by C.S. Thompson
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This book explores the aesthetic, ethical,and metaphysical principles of Mythorealism. Part I, "On the Nature of Gods", examines Mythorealist Monotheism, Mythorealist Gnosticism, Mythorealist Polytheism, and Mythorealist Henotheism. Part II, "On the Questions of Religious Philosophy", includes the following essays: God is Not Within Time, God Is Transcendence and Immanence, God is Not a Hypothesis, The Word "God" Cannot Be Spoken, God Is Where We Come From, God Is the True Self, God Is the Only Fact, God Is Always Becoming, Got Is Not..., God Has Many Masks, God Is Uncanny, God Is Joy, God Is Man, God Is Woman, God Is the Extra Note, God Is In the World, God Has a Thirteenth Face, and God is Where We Are Going.
Perspectives On The Divine...and excerpt from Mythotheophany
Despite its lack of affiliation with any particular organized religion, Mythorealism does offer a perspective on the philosophy of religion, or rather a variety of perspectives. In Mythotheophany I will be exploring these issues, examining the questions of religious philosophy from a Mythorealist viewpoint. In the course of this examination I will discuss several perspectives, which I have denominated as Mythorealist Monotheism, Mythorealist Gnosticism, Mythorealist Polytheism and Mythorealist Henotheism.
My own perspective is that of the henotheist, but I will examine all four perspectives as thoroughly as I can. Having done so, I will then move on, to examine a range of questions in Mythorealist religious philosophy, concentrating on the henotheist perspective.
In the philosophy of Mythorealism, reality is seen as being defined by relationships, by whatever is actually experienced and interacted with. There can be no doubt that people do experience religious phenomena; the question is only about the meaning of those experiences. The perspective of the skeptical materialist is to question the absolute validity of religious phenomena- to ask whether or not the things that are experienced by religious people correspond to the facts of objective reality. The answer of the skeptical materialist is either that there is no such correspondence or that none can be proven. Our answer is that the question is meaningless; we have no access to "objective reality" in the first place, and our reality is simply what we experience and interact with. That is all that the word "reality" can coherently mean. The perspective of the agnostic is therefore a valid one, as the agnostic has had no experiences of this type and makes no claims about them. The perspective of the mystic is equally valid, as the mystic speaks of what he personally knows- the meaning and character of his particular gnosis. The perspective of either the atheist or the fundamentalist, however, is irrational prejudice, and for exactly the same reason- both of them make unsupportable claims about objective reality.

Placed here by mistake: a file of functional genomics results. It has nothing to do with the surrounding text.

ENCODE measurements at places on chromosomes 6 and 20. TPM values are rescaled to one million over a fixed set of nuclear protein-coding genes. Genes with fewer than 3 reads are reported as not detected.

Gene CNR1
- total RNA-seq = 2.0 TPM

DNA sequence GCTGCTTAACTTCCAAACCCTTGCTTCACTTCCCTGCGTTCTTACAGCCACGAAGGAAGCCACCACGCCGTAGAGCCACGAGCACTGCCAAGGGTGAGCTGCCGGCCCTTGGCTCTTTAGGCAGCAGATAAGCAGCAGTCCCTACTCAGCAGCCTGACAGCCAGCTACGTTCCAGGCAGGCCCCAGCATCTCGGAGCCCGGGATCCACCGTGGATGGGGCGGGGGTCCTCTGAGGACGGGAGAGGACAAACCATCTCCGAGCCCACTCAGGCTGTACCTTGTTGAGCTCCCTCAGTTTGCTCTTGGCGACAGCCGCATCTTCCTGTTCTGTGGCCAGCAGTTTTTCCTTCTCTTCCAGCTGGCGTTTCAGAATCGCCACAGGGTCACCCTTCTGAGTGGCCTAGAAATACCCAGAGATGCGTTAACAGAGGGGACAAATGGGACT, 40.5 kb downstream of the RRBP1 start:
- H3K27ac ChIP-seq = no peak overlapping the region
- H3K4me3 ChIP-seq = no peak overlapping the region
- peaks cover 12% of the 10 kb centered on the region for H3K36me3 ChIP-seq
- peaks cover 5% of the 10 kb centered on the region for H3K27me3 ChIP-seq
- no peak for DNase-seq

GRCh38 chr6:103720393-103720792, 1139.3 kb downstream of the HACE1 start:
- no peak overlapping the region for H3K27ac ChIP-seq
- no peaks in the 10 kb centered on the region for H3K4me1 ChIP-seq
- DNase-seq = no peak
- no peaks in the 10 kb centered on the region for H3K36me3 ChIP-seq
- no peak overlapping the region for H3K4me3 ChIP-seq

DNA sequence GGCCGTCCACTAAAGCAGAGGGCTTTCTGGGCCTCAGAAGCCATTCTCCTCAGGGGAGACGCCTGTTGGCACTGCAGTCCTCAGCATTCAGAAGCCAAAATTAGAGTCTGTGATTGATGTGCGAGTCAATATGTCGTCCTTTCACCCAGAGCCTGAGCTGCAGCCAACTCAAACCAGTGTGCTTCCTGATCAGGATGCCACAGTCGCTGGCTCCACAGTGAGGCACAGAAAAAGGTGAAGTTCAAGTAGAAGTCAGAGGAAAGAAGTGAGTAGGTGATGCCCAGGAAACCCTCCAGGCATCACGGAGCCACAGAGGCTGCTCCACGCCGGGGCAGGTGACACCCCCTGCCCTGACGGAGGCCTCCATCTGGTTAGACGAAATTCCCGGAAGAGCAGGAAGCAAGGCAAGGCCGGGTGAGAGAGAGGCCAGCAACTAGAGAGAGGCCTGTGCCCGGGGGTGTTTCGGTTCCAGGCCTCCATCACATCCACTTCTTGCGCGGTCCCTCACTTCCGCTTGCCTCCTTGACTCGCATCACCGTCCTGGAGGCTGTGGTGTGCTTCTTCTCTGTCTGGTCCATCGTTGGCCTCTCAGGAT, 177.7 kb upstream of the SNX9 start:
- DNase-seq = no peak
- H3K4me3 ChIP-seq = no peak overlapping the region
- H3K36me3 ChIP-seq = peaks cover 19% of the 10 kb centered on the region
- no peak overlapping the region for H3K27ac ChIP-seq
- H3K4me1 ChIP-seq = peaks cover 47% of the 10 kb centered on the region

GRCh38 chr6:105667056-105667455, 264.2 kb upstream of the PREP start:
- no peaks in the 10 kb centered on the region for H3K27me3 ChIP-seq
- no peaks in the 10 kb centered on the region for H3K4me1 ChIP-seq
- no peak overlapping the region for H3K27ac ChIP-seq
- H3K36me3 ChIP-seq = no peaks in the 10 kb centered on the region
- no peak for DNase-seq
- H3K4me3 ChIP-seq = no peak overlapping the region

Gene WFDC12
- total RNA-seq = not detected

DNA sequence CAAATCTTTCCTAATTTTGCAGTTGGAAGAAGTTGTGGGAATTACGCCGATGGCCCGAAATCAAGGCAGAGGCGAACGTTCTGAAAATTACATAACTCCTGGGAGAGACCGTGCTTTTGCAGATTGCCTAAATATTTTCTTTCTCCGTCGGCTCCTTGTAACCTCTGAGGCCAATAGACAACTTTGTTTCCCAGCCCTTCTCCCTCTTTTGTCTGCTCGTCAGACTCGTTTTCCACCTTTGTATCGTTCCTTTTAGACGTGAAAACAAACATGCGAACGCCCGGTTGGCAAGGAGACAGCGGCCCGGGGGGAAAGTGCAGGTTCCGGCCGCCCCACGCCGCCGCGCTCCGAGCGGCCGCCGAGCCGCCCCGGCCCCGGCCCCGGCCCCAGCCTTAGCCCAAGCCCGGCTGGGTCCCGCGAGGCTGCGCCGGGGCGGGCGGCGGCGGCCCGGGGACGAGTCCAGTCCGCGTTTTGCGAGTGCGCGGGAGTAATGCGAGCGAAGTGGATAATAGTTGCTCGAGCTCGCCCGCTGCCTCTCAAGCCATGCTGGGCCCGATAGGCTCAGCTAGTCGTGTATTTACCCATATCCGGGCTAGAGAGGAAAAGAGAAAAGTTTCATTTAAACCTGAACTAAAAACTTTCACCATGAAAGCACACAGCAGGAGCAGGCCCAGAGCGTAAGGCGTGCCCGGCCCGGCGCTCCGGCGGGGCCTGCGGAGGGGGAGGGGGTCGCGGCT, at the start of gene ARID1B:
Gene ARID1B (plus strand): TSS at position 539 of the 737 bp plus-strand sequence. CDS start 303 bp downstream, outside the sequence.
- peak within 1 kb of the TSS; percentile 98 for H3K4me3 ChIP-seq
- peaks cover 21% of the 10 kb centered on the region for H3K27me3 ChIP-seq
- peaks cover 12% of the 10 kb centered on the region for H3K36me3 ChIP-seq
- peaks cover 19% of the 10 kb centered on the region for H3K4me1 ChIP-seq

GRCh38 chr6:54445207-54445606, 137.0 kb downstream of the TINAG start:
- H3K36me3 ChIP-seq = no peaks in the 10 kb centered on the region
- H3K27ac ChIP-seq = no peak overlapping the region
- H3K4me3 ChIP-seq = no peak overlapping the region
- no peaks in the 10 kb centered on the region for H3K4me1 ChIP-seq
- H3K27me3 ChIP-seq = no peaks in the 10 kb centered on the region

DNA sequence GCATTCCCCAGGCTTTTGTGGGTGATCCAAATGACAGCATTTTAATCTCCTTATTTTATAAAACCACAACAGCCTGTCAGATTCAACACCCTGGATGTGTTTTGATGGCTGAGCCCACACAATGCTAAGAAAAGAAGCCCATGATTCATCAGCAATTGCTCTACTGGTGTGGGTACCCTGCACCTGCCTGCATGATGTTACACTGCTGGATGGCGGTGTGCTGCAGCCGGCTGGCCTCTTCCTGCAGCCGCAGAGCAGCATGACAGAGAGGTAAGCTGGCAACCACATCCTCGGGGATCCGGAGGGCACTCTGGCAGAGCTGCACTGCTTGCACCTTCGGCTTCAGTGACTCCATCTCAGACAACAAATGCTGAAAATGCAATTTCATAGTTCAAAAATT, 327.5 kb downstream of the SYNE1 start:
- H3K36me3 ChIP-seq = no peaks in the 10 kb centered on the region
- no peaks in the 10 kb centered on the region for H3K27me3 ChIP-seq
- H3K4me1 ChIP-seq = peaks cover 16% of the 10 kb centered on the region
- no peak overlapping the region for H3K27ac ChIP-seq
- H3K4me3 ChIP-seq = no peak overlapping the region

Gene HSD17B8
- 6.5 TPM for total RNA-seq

If the gods, demons and angels of religious mythology are therefore real (in the sense that they are experienced by human beings as perceptions, and that human beings interact with those perceptions) then what exactly are they? Every religion makes different claims when it comes to these entities, and the claims in question contradict each other. According to many sects of Buddhism, for example, the gods exist in a perfect realm of sensual pleasure, yet cannot achieve enlightenment from within that realm, so that an incarnation as a human being is more fortunate than the life of a god. The gods of Taoism exist within the human body (which seems like a strikingly Jungian view), yet many of them are former humans who became Immortals and were promoted to the Celestial Hierarchy. The gods of Hinduism are the many faces of the underlying Brahman or Absolute. The gods (or "loa") of Vodoun are intermediary spirits, standing at the midpoint between humanity and an unapproachably transcendent God. The gods of all religions are seen by Wiccans as being different names for two deities, the Goddess and Her consort. To another type of neopagan (those who call themselves "Heathens,") the gods are powerful entities, with as much independent existence as any human being, and with the ability to bestow their favor or their enmity on humans at will. To a Christian, a Jew or a Moslem, there is only one true God, and all others are either delusions or demons, evil rebels against the Supreme Being. Many Christians, however, have a relationship with angels or saints that is indistinguishable in practice from a polytheist's relationship to his many gods. (Claims to the contrary usually rely on strawman arguments, redefining polytheist practices inaccurately in order to make them seem more distinct from their Christian equivalents than they really are.)
How can these widely divergent understandings be reconciled, or must one be preferred to another? Let us now examine some of the options.
About the Author: CS Thompson is a poet, writer and historical fencing instructor. He is the author of the Noctiviganti series of dark fantasy novels, and his collections of poetry include Ghost Shadows from Wildside Press and City at the Edge of Night. CS Thompson lives with his wife Cicely in Portland, Maine.